No Deal Presents Opportunities in Trade Tech

Leaving with a World Trade Deal Is A Huge Opportunity for British Trade Technology

Moving goods from country-to-country has seldom been more discussed in the UK. Many have always considered the topic rather dry and reserved for talks between the Cabinet or international leaders. Now however, Britain has an exciting opportunity ahead for those interested in innovation, technology and change.

Should we emerge from the Brexit negotiations with no deal, we would begin trading on WTO terms, otherwise known as a World Trade Deal. This is where the opportunities begin for those interested in innovation, technology and change, because we will be able to completely transform the way we trade with other countries.

The shipping industry in particular must begin looking at the ways it can reform and step up to the opportunities and challenges that await us.

Using technology to transform how countries trade is not, as some suggest, merely a distant pipedream. Around the world equipment manufacturers, ports, and ship operators – along with a host of innovative startups – are leading the charge in digitalisation.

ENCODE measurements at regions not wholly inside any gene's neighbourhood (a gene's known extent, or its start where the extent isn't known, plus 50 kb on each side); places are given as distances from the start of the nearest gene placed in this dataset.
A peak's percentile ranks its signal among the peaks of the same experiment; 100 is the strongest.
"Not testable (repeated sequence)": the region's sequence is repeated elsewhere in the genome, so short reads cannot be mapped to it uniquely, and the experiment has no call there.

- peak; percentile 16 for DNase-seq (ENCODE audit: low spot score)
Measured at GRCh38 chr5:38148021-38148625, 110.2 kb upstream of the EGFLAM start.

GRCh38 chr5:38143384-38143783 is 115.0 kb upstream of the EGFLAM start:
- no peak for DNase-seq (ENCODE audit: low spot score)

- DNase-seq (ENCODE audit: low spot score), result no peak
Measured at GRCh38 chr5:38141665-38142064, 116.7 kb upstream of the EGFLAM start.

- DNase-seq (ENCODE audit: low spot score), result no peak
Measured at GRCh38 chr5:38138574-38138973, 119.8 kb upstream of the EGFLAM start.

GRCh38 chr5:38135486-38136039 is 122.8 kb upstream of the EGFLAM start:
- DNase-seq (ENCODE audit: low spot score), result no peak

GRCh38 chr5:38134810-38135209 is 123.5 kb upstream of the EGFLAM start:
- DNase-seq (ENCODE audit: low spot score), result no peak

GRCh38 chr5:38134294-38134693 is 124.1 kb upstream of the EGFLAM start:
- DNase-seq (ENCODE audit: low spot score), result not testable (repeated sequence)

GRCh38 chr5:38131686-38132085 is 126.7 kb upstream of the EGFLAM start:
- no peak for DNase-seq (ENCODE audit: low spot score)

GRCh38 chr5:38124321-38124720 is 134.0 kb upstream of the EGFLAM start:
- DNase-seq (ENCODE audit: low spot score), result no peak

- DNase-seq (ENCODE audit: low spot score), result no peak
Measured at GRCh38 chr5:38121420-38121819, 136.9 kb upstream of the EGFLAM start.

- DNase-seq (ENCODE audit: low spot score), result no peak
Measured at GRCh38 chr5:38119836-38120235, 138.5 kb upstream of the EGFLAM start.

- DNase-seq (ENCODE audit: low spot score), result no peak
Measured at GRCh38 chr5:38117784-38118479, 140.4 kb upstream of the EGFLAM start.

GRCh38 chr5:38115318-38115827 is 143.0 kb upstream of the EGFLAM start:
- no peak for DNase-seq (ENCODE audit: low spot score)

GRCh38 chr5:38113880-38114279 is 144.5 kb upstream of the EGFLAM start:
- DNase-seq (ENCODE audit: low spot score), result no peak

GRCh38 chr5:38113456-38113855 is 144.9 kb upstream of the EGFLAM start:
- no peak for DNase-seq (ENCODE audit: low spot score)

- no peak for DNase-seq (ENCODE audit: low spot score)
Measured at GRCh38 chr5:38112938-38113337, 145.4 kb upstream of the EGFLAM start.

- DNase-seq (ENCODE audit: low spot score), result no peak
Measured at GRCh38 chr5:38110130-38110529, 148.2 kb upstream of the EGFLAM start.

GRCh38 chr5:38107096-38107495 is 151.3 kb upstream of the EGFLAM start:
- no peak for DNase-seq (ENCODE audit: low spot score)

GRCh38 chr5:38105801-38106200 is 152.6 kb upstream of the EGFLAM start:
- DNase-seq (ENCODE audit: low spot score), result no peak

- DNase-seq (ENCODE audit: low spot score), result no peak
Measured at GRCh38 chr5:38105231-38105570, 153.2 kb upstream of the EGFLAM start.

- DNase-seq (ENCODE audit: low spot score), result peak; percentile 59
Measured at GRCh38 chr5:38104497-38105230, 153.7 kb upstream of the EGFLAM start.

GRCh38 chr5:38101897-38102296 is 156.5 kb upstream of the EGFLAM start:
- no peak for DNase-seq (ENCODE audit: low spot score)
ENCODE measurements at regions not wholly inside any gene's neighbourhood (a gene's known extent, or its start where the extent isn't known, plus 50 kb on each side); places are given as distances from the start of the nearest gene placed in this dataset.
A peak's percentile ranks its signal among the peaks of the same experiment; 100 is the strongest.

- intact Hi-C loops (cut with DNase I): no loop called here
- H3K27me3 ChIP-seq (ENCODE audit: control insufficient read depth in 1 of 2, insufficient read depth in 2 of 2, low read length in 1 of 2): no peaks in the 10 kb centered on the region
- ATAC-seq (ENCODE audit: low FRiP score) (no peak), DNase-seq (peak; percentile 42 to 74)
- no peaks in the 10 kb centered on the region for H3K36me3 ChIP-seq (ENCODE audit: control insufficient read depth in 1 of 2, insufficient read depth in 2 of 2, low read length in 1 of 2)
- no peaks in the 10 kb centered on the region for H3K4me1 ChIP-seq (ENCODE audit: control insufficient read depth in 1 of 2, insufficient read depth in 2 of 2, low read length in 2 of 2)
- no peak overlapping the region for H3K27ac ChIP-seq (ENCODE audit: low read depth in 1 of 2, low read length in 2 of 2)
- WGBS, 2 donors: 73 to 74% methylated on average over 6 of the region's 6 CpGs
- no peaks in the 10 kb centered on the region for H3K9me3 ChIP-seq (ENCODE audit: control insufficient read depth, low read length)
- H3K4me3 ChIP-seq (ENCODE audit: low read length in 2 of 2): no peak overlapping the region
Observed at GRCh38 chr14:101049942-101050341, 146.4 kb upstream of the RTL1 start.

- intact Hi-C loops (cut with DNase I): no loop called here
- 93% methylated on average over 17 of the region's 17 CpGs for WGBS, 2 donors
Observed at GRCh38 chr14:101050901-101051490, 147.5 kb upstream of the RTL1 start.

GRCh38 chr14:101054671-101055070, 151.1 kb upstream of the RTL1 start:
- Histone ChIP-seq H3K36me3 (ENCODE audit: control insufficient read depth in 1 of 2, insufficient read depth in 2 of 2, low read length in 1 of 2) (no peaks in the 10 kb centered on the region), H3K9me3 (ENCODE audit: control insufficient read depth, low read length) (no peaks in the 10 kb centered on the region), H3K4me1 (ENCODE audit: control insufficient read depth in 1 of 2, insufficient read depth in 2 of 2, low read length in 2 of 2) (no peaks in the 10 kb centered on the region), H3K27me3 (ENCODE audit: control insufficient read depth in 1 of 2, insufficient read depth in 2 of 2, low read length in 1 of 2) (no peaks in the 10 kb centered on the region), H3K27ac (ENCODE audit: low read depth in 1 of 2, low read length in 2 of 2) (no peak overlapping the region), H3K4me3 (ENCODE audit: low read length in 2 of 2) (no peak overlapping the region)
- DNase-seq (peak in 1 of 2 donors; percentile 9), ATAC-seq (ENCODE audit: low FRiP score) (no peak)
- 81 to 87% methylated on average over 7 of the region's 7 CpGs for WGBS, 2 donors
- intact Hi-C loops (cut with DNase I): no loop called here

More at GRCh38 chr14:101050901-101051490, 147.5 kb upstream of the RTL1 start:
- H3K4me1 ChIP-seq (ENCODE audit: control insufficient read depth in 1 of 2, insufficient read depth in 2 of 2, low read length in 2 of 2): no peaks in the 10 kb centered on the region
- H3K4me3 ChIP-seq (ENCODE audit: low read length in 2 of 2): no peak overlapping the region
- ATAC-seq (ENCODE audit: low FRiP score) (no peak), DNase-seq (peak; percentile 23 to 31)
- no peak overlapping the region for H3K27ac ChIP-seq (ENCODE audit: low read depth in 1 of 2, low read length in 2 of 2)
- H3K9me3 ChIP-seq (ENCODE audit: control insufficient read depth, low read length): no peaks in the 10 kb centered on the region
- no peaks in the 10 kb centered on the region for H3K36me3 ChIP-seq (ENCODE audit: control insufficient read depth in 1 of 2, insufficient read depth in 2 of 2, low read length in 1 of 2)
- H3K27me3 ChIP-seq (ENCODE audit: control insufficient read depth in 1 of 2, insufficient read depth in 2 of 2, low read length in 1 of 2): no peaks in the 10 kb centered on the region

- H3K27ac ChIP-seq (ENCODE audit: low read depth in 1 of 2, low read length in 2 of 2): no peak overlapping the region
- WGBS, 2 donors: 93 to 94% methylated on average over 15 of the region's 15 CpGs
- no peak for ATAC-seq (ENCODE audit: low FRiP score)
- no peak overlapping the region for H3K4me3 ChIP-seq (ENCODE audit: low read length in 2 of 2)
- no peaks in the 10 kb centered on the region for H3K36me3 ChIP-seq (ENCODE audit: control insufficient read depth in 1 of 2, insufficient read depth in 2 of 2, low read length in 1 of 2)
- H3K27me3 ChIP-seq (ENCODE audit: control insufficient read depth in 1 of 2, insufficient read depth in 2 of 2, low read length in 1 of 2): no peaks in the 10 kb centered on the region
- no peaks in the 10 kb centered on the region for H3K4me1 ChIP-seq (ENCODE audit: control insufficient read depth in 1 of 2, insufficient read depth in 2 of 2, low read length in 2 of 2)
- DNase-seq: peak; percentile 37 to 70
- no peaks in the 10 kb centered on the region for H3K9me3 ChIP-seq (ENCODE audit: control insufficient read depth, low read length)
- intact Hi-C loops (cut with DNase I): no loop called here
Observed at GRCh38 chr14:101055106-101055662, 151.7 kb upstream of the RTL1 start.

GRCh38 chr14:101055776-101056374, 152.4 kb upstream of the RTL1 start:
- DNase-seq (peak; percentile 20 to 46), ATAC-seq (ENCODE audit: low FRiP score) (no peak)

In Rotterdam for example, the port call optimisation platform, Pronto, which was developed by Dutch tech startup Teqplay, has allowed vessel operators to cut waiting times at the port by up to 20 per cent.

In Israel, innovative tech startup AiDock is showing strong promise in cracking the widely discussed customs problem as it has developed an automated customs clearance platform that reduces the admin burden on freight forwarders to speed up the customs process.

It is time for the UK to now step up to this challenge. There is no reason why we cannot use technology to look at how we can reform our own trading systems.

The UK shipping technology sector is a £4bn industry in its own right, estimated to be worth £13bn per year by 2030 and the ‘tradetech’ industry is seizing the opportunities this presents. CargoMate, a London-based shipping company, has developed a platform that helps containerships minimise delays in port, allowing them to sail slower and save fuel. Additionally, Hull-based Relmar is developing an AI-powered maintenance platform for vessels that maximises uptime while minimising risk and cost.

Leaving on a World Trade Deal will force us to think laterally about how best to support and develop companies in tradetech across the UK. Companies like CargoMate and Relmar have a genuine opportunity to thrive as we trade with the rest of the work.

No longer dependent upon the EU and able to work effectively with countries around the globe, we have an opportunity to make the UK a hub for digital innovation in maritime that will not only drive greater efficiencies across the industry, but will also position us as an open, forward-thinking trading partner for countries around the world.